An Egyptian investigation committee looking into the missing EgyptAir flight MS804 says it has found wreckage of the jet in the Mediterranean Sea. According to a statement from investigators, "several main locations of the wreckage" were identified as being from the jet, which went missing last month. Flight MS804, an Airbus A320 with 66 people on board, crashed over the Mediterranean Sea on May 19 while flying from Paris to Cairo. It vanished from both Greek and Egyptian radar screens — the nearest approximate nation and the flight's destination country, respectively — and sent no distress call. The cause of the crash is still in question, though neither terrorist action nor human or technical error are ruled out at this time. No group has claimed responsibility for the plane's disappearance.
The investigation committee explained that investigators on board a search vessel in the area planned to draw up a map of the wreckage distribution spots. Earlier this month, search teams said that signals from one of the "black box" flight recorders was detected, but the recording device is not yet recovered.
Images taken of the wreckage were provided to an Egyptian investigative committee, according to the Civil Aviation Ministry. However, the ministry did not detail the size or the location of the wreckage. Earlier, debris was recovered in the Mediterranean Sea, 290 kilometers (180 miles) north of Alexandria, Egypt, though the general location that teams have searched has depths sometimes reaching 10,000 feet.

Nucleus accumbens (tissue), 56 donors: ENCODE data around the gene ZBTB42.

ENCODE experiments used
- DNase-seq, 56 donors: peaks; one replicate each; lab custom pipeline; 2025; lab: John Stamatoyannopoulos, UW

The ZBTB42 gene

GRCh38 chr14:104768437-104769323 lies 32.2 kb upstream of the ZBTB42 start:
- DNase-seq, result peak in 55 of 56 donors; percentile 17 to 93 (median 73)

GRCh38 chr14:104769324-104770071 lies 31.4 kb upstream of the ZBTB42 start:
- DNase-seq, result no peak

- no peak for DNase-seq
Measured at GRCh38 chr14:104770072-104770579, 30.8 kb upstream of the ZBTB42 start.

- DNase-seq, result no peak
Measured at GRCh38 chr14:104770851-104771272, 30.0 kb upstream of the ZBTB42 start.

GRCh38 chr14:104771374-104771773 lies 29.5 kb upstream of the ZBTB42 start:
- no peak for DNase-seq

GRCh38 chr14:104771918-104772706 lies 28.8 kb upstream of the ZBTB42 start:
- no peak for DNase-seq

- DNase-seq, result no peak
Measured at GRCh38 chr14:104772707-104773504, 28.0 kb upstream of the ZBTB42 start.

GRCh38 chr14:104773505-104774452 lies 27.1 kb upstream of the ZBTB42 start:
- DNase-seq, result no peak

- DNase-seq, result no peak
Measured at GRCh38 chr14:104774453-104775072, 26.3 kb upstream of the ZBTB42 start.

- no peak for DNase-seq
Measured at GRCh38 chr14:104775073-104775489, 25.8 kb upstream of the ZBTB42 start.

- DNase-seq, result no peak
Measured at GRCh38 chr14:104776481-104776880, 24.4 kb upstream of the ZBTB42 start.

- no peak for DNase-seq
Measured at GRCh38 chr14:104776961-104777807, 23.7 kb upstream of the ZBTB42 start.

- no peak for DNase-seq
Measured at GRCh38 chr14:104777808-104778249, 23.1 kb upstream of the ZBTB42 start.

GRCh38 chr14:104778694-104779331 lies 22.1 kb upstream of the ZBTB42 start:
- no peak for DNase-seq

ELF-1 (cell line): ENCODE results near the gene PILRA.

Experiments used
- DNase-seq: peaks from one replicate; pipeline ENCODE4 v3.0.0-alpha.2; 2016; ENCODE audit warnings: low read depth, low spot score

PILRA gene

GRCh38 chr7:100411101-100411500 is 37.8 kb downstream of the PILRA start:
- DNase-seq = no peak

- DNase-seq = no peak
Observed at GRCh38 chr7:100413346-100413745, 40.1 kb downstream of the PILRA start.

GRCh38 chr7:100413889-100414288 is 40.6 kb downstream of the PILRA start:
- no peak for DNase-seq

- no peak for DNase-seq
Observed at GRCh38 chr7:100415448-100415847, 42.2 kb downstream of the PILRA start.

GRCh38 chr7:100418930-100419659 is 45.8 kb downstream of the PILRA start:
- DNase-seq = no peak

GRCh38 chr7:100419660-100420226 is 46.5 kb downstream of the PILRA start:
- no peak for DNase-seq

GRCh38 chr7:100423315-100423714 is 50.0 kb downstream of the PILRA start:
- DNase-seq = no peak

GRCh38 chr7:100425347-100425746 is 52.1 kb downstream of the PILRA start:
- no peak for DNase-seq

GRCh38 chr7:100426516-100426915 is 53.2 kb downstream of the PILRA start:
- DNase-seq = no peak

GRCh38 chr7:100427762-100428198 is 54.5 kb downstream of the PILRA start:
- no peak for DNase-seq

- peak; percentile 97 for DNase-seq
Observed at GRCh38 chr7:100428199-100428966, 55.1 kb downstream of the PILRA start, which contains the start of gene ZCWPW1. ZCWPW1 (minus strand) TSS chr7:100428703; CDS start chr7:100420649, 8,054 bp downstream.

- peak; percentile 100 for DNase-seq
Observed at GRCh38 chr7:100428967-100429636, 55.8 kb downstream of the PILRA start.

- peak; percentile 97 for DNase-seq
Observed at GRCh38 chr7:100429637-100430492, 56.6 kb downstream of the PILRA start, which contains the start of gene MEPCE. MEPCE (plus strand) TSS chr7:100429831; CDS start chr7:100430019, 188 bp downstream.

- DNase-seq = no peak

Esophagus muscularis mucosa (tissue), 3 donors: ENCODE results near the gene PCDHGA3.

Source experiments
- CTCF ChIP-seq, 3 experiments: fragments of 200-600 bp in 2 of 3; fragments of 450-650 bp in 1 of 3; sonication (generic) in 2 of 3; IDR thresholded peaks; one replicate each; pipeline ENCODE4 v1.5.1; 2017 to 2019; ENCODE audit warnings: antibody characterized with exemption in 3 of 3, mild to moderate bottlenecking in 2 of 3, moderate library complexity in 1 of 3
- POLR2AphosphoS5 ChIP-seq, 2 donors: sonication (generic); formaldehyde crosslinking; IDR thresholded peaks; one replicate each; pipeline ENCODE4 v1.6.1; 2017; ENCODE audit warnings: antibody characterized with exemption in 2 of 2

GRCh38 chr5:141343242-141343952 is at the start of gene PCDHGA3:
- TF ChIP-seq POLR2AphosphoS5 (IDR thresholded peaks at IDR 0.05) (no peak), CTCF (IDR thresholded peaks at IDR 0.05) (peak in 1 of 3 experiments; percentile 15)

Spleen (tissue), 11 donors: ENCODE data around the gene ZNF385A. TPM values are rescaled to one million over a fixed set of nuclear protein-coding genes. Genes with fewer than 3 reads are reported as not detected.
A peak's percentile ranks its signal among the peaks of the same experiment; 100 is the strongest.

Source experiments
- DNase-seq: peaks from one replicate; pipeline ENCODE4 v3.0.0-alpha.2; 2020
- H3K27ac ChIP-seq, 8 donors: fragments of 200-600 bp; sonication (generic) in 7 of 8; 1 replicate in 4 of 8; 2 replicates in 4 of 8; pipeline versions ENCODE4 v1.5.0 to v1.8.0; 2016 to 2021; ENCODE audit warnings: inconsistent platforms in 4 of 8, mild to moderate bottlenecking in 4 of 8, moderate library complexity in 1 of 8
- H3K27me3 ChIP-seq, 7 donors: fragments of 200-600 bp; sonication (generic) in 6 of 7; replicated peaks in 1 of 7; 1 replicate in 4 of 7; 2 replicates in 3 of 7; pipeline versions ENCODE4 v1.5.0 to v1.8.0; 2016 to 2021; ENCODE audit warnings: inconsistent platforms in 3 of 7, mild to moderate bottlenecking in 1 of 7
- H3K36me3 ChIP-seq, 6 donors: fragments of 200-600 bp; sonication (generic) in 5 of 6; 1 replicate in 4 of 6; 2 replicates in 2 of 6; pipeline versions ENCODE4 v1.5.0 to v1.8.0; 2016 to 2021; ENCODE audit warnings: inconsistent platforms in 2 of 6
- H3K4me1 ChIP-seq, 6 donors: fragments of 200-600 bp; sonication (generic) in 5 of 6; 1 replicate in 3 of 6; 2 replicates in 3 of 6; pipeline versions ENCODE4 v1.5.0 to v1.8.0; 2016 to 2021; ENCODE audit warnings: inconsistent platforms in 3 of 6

Flight data revealed that smoke detectors went off in the toilet only minutes before the plane's signal vanished. According to Greek investigators, the plane turned 90 degrees to the left and then 360 degrees to the right, dropping from 37,000 feet to 15,000 feet and then 10,000 feet before it was no longer visible on radar.
On board were 56 passengers, seven crew members, and three security staff. Passengers hailed from a total of 12 different countries, including 30 Egyptians and 15 French nationals. This tragedy occurred less than two months after EgyptAir flight MS181 was hijacked by a passenger who claimed he was wearing a suicide explosive belt, though it was revealed as a fake. However, both the incident and MS804 are the most recent addendum to an already questionable safety record for EgyptAir.